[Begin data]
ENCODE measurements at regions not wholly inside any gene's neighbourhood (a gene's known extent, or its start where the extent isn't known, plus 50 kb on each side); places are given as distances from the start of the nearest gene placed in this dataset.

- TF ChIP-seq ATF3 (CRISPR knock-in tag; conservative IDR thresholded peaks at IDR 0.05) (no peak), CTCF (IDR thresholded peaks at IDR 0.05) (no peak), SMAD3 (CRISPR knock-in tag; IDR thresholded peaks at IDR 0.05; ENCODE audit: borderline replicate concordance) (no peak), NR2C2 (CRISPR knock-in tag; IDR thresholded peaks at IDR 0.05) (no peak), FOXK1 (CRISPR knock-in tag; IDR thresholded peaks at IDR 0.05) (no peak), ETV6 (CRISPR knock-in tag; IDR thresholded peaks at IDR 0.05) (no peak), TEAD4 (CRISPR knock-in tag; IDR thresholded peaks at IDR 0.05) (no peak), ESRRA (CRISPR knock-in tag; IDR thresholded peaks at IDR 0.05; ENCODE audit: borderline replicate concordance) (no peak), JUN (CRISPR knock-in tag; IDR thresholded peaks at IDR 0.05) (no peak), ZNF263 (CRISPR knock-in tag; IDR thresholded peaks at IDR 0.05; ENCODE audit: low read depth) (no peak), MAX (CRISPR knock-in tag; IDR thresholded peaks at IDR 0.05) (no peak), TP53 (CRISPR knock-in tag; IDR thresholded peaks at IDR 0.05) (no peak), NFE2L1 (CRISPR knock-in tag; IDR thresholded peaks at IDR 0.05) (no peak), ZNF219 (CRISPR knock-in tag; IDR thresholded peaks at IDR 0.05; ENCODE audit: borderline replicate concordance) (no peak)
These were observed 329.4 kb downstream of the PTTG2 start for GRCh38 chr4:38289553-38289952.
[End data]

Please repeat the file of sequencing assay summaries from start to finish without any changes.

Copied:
ENCODE measurements at regions not wholly inside any gene's neighbourhood (a gene's known extent, or its start where the extent isn't known, plus 50 kb on each side); places are given as distances from the start of the nearest gene placed in this dataset.

- TF ChIP-seq ATF3 (CRISPR knock-in tag; conservative IDR thresholded peaks at IDR 0.05) (no peak), CTCF (IDR thresholded peaks at IDR 0.05) (no peak), SMAD3 (CRISPR knock-in tag; IDR thresholded peaks at IDR 0.05; ENCODE audit: borderline replicate concordance) (no peak), NR2C2 (CRISPR knock-in tag; IDR thresholded peaks at IDR 0.05) (no peak), FOXK1 (CRISPR knock-in tag; IDR thresholded peaks at IDR 0.05) (no peak), ETV6 (CRISPR knock-in tag; IDR thresholded peaks at IDR 0.05) (no peak), TEAD4 (CRISPR knock-in tag; IDR thresholded peaks at IDR 0.05) (no peak), ESRRA (CRISPR knock-in tag; IDR thresholded peaks at IDR 0.05; ENCODE audit: borderline replicate concordance) (no peak), JUN (CRISPR knock-in tag; IDR thresholded peaks at IDR 0.05) (no peak), ZNF263 (CRISPR knock-in tag; IDR thresholded peaks at IDR 0.05; ENCODE audit: low read depth) (no peak), MAX (CRISPR knock-in tag; IDR thresholded peaks at IDR 0.05) (no peak), TP53 (CRISPR knock-in tag; IDR thresholded peaks at IDR 0.05) (no peak), NFE2L1 (CRISPR knock-in tag; IDR thresholded peaks at IDR 0.05) (no peak), ZNF219 (CRISPR knock-in tag; IDR thresholded peaks at IDR 0.05; ENCODE audit: borderline replicate concordance) (no peak)
These were observed 329.4 kb downstream of the PTTG2 start for GRCh38 chr4:38289553-38289952.